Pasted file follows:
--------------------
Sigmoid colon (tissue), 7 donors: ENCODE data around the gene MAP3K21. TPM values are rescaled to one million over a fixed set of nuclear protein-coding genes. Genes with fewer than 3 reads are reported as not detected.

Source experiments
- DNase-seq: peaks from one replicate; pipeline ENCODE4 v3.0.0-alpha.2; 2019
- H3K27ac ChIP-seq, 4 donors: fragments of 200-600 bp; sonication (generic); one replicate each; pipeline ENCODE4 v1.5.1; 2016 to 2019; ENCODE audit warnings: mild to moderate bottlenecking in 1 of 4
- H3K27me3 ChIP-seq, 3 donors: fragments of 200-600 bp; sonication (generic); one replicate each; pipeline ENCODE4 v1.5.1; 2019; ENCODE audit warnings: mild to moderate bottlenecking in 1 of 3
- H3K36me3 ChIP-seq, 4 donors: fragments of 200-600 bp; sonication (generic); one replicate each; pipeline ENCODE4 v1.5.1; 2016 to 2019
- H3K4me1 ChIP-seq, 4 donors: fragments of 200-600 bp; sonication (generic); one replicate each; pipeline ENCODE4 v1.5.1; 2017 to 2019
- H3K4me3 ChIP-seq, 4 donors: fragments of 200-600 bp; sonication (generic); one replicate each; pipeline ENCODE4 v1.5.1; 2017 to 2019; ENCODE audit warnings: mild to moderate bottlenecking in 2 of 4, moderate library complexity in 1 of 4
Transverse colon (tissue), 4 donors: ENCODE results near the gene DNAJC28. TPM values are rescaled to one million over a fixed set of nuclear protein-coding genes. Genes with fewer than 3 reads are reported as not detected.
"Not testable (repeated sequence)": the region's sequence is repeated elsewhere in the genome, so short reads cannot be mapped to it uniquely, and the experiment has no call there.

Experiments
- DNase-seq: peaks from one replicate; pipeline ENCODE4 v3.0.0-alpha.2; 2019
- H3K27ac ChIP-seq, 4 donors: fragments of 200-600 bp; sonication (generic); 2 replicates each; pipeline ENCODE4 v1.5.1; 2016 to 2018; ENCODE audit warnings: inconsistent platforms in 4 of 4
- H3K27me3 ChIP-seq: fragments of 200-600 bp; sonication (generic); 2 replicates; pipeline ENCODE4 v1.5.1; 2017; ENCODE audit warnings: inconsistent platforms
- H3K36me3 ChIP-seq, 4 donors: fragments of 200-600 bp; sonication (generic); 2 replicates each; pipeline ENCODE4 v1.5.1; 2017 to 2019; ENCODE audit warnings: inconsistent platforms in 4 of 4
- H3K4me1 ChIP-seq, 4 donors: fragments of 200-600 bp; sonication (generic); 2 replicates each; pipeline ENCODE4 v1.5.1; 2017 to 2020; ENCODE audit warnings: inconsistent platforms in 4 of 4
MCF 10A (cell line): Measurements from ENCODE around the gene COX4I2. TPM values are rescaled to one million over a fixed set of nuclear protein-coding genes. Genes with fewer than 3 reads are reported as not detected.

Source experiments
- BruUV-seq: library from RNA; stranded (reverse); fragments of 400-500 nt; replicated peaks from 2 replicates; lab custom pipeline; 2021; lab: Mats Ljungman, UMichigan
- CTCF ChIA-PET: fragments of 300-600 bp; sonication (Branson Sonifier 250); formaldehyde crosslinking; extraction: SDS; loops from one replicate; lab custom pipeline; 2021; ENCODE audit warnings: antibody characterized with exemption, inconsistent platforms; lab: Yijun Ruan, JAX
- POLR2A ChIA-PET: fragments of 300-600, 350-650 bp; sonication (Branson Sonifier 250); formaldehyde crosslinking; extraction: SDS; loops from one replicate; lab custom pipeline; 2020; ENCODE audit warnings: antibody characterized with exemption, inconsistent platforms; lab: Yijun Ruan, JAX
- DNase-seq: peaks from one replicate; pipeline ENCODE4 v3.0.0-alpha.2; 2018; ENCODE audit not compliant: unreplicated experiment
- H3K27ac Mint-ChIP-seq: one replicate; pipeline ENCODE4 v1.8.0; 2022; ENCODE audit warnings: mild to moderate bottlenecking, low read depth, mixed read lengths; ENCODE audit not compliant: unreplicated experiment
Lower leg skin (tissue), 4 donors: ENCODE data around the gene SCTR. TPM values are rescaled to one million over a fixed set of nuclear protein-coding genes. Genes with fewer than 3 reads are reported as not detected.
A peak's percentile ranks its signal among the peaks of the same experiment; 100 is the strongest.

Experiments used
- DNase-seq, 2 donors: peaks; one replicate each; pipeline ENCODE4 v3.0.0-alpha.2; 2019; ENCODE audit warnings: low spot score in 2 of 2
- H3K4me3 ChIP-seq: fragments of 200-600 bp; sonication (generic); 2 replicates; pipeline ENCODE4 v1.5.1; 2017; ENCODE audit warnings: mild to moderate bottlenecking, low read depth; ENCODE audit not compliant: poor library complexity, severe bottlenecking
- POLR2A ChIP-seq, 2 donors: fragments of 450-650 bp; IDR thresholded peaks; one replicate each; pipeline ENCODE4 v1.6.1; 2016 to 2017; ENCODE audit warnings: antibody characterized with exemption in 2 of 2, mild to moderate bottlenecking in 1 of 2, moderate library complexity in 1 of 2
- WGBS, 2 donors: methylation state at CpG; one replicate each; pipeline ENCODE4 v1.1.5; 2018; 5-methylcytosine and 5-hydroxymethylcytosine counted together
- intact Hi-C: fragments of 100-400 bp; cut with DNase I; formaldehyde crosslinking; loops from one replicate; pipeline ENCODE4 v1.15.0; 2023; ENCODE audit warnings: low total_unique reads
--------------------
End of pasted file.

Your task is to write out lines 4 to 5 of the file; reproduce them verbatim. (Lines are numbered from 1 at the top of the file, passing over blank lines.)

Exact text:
- H3K27ac ChIP-seq, 4 donors: fragments of 200-600 bp; sonication (generic); one replicate each; pipeline ENCODE4 v1.5.1; 2016 to 2019; ENCODE audit warnings: mild to moderate bottlenecking in 1 of 4
- H3K27me3 ChIP-seq, 3 donors: fragments of 200-600 bp; sonication (generic); one replicate each; pipeline ENCODE4 v1.5.1; 2019; ENCODE audit warnings: mild to moderate bottlenecking in 1 of 3